I sold my big old four-wheel-drive Dodge Ram truck today,
and bought a little, white, used Ford Ranger.
|it doesn't really fit here on preston st.|
Oddly enough, a black Ford Ranger was the first vehicle I ever bought for myself.
Henry took me across the country twice, and through most of
the area east of the Mississippi. We traveled to and from three to six-month
theater gigs in Ohio, Rhode Island, Massachusetts, Alabama, and we toured through
Virginia and West Virginia, North and South Carolina, Georgia and Florida.
After 120,000 miles and a change of careers, I brought Henry the Ranger onto Cuttyhunk Island. We needed a delivery truck for the Allen House after Hunter died. The truck served us well, then we passed it on, and it went from hand to hand for 10 more years on the island, finally rusting away to nothing.
The next vehicle I bought was another black Ranger. George (I will love him and pet him and feed him and call him George)
took me across country three times on three different routes. I spent many nights on a foam mattress in the back, ostensibly safe under the camper top. Occasionally I paid for actual campground slots, but more often I slept in motel parking lots or tucked away in a corner of a truck stop.
|extended cab. before camper. look at him. he was a brute, or so it seemed.|
I don’t know if times actually were safer then. More likely I was just younger and invincible. And of course, stupid. But I never got hassled on any of these trips, and Jesse the dog only came along on the last one. Otherwise, it was just me and Ranger George.
I traded that truck in for a down payment on a brand new Dodge in 1996, when my brother-in-law had finally convinced me to get a “real” truck. The Dodge Ram never had a nickname. It never needed one. It was always The Dodge, or The Ram, or simply The Truck. Gasoline was cheap then, and I had still not developed a sense of connection to the world around me, or really thought about the environment. I was a late bloomer, having spent 10 years in the make-believe world of the theater , then transitioned immediately onto a tiny island which at that point seemed unconnected in any way to the real world.
So there I was with my hulking red and black Dodge Ram 4 x 4 crew cab V-8 turbo. It was a monster – a powerful monster. The first trip I took cross-country with it was a real eye-opener. On I 10 between Texas and Arizona I got up to 90 without even realizing it and looked at the fuel gauge to find I could actually follow the level of gas as it went down. The truck’s advertised 10 miles to the gallon was a fantasy at 90 mph with a headwind.
But man, that truck rode smooth, even with heavy-duty tires. It was a two-toned brute that turned heads everywhere I went, especially when people saw me swing down out of the cab.
I remember stopping by the side of the road to clear ice off the wipers on a trip that carried me up and over the mountains between California and Oregon … and that humiliating moment when I realized I couldn’t reach the wipers, couldn’t even clear snow off the windshield unless I stood with one foot on the seat and literally hauled myself out and over the open door onto the hood itself.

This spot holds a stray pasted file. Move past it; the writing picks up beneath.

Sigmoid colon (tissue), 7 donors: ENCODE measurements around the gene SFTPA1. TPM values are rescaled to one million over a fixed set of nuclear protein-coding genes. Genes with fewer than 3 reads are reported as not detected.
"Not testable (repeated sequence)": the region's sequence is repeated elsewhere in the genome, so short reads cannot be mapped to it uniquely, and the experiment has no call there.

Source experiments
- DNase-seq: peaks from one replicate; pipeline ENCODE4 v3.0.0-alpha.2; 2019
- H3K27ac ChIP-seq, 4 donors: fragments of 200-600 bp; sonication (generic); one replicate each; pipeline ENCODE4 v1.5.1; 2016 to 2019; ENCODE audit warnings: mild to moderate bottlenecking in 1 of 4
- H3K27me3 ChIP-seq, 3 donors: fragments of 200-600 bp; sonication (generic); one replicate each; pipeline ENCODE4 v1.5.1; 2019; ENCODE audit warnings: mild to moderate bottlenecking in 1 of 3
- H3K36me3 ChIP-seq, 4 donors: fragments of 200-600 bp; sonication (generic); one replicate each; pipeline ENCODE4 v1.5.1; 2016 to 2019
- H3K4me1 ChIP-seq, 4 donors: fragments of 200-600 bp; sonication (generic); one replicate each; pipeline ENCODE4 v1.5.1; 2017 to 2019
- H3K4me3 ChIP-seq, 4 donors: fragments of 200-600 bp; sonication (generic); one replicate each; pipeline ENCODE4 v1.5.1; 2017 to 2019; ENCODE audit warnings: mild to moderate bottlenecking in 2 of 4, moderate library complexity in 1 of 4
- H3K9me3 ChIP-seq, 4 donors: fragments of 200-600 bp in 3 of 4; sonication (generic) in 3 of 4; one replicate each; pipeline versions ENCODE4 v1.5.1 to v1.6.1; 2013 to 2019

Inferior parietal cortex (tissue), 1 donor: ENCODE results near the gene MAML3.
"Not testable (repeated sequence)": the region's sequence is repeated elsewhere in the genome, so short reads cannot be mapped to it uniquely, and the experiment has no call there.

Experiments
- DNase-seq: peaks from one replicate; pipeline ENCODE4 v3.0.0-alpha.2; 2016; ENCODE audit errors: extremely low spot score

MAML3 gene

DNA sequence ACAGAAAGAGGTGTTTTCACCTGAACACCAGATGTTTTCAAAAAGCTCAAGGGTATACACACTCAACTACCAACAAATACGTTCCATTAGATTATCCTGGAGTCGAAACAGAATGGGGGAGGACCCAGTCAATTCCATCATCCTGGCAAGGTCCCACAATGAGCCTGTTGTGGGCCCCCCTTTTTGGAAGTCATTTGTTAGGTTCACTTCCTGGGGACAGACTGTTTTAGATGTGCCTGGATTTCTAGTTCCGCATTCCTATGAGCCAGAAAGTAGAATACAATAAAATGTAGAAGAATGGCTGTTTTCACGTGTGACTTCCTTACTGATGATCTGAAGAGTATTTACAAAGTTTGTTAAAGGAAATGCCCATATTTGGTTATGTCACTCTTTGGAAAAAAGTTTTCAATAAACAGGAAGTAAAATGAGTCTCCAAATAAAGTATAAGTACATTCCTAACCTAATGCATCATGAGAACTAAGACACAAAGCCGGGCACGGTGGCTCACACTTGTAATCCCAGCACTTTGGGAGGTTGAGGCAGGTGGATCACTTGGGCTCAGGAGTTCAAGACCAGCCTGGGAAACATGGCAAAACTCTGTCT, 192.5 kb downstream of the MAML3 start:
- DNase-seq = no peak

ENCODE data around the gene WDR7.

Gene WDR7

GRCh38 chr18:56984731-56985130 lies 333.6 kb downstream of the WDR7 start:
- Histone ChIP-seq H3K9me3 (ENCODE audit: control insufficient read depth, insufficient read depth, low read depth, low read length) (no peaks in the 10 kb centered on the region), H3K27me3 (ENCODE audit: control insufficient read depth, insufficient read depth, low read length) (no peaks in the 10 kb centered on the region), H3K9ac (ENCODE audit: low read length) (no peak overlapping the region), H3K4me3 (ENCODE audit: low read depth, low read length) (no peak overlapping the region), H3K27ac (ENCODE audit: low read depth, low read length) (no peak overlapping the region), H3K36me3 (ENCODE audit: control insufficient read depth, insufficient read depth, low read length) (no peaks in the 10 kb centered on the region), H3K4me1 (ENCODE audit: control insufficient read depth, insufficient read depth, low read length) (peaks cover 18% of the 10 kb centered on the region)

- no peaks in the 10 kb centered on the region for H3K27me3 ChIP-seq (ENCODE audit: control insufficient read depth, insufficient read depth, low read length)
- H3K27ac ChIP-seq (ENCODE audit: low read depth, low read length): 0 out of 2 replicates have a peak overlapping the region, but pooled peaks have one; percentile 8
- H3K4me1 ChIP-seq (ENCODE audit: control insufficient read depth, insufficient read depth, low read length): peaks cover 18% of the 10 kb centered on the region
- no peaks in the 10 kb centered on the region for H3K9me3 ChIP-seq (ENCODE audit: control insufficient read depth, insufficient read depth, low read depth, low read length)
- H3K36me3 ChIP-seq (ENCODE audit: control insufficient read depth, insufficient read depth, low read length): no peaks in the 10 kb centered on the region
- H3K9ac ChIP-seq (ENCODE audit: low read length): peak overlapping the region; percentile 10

I must’ve been a pretty amusing sight. And in the 14 years I’ve owned that truck I’ve never figured out a way to deal with the wipers without climbing onto the hood. Just a little something you might take into consideration if you are almost 5’2” and planning to buy a very large truck.
The Dodge was relegated to the status of work truck a couple of years after I came to Virginia. Although I could park it in any space with an inch to spare in front and in back, my rapidly degenerating spine made it harder to haul that huge wheel around quickly, a necessity on twisty county roads. And even though when new it was touted as the most comfortable truck on the road, that comfort was relative.
|dog started tearing at underside trying to get mice nesting inside. not fair to fence dog. fenced truck.|
Plus, the price of gas was rising fast. And with 68 acres to steward, I was finally beginning to understand my connection to the world around me … a connection which included the realization that fossil fuels were just that – a fossil of the exploitative attitude toward our planet’s diminishing resources.
So I bought a used Subaru Outback,
|and after 6 years jimmy painted flames on it for my 50th birthday|
|this is the grownup used subaru we bought in 2010. dr. d drives it.|
|a bit bloody and beaten but unbowed.|
And now it’s going off with someone else for good, to a different part of the county, to do some other work for some other people. The little white Ford Ranger, which has already been named Bob, will do just fine on the land. And it will still be available for those who need to haul mulch in the spring.
People tell me it will be strange not to see me with that truck. The Dodge brought me to this town, and it’s how most people met me. We were hard to miss, coming down these narrow Lexington streets, taking no prisoners and hogging the road whether we wanted to or not. No one will miss it more than I will, although I’ve rarely driven it last few years. It’s more than just a beat up old behemoth. It’s a symbol of a freer, easier time of life. But it’s also a constant reminder of what I’ve lost as my spine continues to deteriorate.
Welcome to the family.